Steve Calvert

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Steve Calvert (born Steven Stevens in June 1916 in Peoria, Illinois, died 5 March 1991 in Los Angeles) was a prolific gorilla suit performer in many Hollywood films and television shows from the late 1940s through the 1950s. He took the stage name Calvert from Calvert Whisky.[1]


Calvert knew many film stars from his career as head bartender at Ciro's, a Sunset Boulevard nightclub, and worked occasionally as a stand in and stunt performer. When he got to know Robert Lowery as the actor's stand-in in 1948, Lowery was able to get Calvert into the Screen Actor's Guild.[2] In the same year, the aging Ray Corrigan whom Calvert knew and admired, sold Calvert his gorilla suits, which he had used in a multitude of Hollywood films, for a down payment of $1800, also providing some acting pointers.[3] Calvert began to follow in Corrigan's paw prints in lesser Hollywood fare making his debut in a Jungle Jim film, earning the amount of the down payment.

Calvert appeared in Bride of the Gorilla, The Bowery Boys Meet the Monsters, the serial Panther Girl of the Kongo, Ed Wood's The Bride and the Beast, in Road to Bali with Bob Hope and Bing Crosby and appeared in the second part of the title role of Bela Lugosi Meets a Brooklyn Gorilla. Subsequently, Calvert appeared again with Lugosi at the 1953 Hollywood premiere of House of Wax, at which Lugosi arrived in his Dracula costume, leading the furry-suited Calvert on a leash. Among his television work is at least one appearance with Buster Keaton which Calvert called "the best thing I ever did. He was a pure pantomime artist.") and an episode of Adventures of Superman, "Jungle Devil." In the tradition of other gorilla men playing space monsters, Calvert played a robot that was meant to be an entire army of robots in Target Earth as well as the robot in The Bowery Boys Meet the Monsters in scenes which did not involve the ape. Circus clown Billy Small frequently came aboard when Calvert needed a second "ape," such as in Bride and the Beast. .[4]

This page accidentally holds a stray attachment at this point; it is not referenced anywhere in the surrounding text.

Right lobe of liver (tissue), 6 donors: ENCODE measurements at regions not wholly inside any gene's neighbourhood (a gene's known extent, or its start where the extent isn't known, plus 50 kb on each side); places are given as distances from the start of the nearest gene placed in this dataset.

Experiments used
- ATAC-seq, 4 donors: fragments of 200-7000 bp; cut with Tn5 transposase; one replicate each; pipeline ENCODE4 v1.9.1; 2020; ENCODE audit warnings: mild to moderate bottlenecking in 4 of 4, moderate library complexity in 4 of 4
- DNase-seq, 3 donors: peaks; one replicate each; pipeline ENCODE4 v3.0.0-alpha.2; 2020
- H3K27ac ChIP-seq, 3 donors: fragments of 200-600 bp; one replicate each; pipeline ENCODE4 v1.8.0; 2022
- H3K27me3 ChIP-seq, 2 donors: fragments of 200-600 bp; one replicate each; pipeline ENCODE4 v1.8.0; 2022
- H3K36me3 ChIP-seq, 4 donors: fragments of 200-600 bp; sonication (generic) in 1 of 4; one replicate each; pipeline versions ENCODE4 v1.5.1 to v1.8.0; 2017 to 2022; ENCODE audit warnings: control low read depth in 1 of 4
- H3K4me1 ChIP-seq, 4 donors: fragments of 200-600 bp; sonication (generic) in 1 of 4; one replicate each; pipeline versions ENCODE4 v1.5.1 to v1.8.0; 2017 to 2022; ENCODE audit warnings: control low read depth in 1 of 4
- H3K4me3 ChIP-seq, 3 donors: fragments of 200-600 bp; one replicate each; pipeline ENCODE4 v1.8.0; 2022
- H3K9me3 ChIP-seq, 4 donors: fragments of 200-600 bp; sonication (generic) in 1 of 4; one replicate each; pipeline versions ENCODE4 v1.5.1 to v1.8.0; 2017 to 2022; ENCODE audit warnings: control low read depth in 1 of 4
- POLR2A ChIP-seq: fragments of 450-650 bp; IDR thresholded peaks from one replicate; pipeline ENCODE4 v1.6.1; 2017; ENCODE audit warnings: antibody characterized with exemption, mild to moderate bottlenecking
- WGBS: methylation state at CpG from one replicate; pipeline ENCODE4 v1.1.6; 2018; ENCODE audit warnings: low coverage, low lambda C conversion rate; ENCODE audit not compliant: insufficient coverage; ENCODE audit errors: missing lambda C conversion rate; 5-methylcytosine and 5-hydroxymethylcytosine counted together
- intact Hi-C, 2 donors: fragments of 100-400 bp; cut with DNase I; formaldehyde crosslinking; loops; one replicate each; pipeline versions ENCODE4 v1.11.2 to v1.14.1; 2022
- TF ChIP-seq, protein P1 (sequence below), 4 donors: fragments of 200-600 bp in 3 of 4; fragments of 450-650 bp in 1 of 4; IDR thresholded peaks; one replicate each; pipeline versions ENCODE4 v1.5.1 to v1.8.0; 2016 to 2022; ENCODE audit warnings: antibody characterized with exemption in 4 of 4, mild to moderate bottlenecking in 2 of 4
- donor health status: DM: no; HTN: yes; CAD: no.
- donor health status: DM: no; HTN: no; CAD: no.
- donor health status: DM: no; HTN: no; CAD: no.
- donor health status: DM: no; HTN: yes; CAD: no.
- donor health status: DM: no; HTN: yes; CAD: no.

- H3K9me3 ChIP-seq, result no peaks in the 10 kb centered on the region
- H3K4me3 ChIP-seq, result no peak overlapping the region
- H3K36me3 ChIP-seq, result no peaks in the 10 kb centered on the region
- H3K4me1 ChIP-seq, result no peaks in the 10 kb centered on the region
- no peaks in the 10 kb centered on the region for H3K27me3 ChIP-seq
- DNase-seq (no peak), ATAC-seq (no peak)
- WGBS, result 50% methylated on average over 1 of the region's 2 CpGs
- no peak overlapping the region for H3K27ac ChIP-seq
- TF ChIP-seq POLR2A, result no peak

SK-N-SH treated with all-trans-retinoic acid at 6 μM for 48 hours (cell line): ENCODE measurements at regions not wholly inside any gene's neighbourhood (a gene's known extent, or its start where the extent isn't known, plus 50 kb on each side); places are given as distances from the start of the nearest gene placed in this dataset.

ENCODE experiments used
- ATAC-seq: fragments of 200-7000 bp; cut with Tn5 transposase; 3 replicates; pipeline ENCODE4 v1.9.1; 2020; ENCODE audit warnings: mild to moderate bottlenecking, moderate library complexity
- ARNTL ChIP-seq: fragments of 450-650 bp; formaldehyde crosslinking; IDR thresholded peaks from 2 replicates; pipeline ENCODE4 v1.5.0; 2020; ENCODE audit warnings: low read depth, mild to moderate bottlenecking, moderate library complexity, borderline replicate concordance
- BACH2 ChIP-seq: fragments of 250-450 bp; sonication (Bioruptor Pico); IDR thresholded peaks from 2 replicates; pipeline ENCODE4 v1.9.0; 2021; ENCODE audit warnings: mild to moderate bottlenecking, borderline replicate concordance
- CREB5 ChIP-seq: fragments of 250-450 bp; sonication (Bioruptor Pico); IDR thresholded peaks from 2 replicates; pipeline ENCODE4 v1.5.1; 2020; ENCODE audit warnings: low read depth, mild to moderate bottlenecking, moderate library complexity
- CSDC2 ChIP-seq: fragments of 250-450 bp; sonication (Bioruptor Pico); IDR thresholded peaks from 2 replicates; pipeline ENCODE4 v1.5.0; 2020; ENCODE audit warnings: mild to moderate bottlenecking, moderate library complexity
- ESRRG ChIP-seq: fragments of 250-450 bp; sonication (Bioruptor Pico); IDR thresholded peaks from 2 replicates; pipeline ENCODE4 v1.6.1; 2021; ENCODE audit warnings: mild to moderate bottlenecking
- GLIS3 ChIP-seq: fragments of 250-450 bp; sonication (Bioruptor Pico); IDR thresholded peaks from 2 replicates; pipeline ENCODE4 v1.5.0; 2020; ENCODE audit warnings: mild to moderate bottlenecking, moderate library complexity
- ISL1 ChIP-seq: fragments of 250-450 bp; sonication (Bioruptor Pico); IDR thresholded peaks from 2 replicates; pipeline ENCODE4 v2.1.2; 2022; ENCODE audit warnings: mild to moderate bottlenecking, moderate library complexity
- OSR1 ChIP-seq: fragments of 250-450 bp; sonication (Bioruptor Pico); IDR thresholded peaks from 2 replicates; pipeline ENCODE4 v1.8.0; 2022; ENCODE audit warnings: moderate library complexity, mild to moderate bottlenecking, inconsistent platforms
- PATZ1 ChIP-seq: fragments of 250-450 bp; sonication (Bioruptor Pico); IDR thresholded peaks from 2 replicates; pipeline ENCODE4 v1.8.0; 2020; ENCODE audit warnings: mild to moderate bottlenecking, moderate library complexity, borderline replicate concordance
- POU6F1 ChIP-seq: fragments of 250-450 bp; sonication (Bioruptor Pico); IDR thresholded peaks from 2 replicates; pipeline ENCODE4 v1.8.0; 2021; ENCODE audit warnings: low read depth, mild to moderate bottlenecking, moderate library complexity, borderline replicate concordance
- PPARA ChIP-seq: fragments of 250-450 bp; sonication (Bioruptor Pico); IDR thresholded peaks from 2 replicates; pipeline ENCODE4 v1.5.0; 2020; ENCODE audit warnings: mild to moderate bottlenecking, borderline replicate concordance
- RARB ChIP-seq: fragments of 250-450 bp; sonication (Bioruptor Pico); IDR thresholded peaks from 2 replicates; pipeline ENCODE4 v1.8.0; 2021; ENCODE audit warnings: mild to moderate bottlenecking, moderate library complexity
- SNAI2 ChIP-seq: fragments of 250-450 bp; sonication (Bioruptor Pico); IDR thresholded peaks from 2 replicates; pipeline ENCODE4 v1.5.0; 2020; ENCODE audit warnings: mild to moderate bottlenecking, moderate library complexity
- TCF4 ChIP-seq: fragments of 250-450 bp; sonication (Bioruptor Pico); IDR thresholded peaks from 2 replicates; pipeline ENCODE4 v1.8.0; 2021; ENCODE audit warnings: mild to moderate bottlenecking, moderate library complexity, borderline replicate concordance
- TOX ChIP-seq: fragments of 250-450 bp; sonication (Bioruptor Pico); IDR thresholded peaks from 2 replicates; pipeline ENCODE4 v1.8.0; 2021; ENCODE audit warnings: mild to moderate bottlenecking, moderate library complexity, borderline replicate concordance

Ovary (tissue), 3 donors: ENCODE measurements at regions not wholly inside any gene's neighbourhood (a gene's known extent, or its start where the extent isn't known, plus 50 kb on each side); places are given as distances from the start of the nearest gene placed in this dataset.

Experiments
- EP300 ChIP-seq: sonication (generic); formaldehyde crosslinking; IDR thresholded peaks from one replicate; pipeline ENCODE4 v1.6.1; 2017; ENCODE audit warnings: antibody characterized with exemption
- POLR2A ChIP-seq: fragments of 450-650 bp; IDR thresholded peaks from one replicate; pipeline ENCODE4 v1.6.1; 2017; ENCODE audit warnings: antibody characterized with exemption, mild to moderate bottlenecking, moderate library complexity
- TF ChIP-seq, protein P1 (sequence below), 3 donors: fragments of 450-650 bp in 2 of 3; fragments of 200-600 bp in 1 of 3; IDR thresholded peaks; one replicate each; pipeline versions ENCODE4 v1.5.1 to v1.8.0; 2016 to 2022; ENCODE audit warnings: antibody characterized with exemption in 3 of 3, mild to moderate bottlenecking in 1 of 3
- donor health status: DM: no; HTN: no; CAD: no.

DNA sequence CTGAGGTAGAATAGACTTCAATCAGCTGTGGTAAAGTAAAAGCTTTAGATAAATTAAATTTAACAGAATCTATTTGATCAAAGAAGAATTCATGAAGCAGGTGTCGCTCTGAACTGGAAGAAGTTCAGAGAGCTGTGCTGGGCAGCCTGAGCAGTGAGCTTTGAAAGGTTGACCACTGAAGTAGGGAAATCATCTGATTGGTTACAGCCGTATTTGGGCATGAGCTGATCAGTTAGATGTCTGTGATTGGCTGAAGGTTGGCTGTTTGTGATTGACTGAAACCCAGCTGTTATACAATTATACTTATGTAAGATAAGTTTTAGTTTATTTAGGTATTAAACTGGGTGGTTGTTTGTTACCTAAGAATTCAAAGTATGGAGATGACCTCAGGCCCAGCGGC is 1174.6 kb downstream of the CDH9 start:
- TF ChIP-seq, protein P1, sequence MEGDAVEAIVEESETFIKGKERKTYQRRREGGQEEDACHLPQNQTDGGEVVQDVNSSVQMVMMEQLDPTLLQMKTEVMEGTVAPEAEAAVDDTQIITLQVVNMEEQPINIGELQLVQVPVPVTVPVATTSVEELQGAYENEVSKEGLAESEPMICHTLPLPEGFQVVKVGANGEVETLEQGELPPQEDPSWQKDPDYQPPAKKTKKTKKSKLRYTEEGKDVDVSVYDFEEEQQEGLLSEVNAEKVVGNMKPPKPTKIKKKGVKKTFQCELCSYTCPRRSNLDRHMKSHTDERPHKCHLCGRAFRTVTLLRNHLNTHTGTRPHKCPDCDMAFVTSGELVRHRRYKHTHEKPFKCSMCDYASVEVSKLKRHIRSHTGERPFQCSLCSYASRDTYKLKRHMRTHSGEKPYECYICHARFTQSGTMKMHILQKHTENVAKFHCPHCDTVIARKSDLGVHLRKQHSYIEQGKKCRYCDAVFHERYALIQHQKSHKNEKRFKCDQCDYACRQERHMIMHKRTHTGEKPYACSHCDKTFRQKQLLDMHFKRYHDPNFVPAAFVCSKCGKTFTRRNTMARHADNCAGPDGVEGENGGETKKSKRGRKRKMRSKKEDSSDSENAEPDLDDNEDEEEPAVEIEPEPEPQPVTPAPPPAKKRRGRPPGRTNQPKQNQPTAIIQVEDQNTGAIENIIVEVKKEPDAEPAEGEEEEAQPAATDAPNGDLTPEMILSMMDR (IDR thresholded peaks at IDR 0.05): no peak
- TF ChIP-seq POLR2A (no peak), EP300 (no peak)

Dismayed by a lack of steady work and suffering a heart attack, Calvert retired from film work in 1960. That year, Target Earth producer Herman Cohen approached Calvert about playing the title role in Konga;,[5] but as Calvert had sold his costumes to Western Costume, Cohen was forced to rent an alternate ape suit from stuntman/actor George Barrows, though Barrows himself did not appear in the suit in the film.

Calvert had two daughters and a son, William; his wife predeceased him by several years. Calvert was a carpenter in his later years, and an active member of Alcoholics Anonymous.


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  3. ^ p.167 Johnson, John Cheap Tricks and Class Acts 1996 McFarland
  4. ^ p.52 Weaver, Tom Double Feature Creature Attack 2003 McFarland
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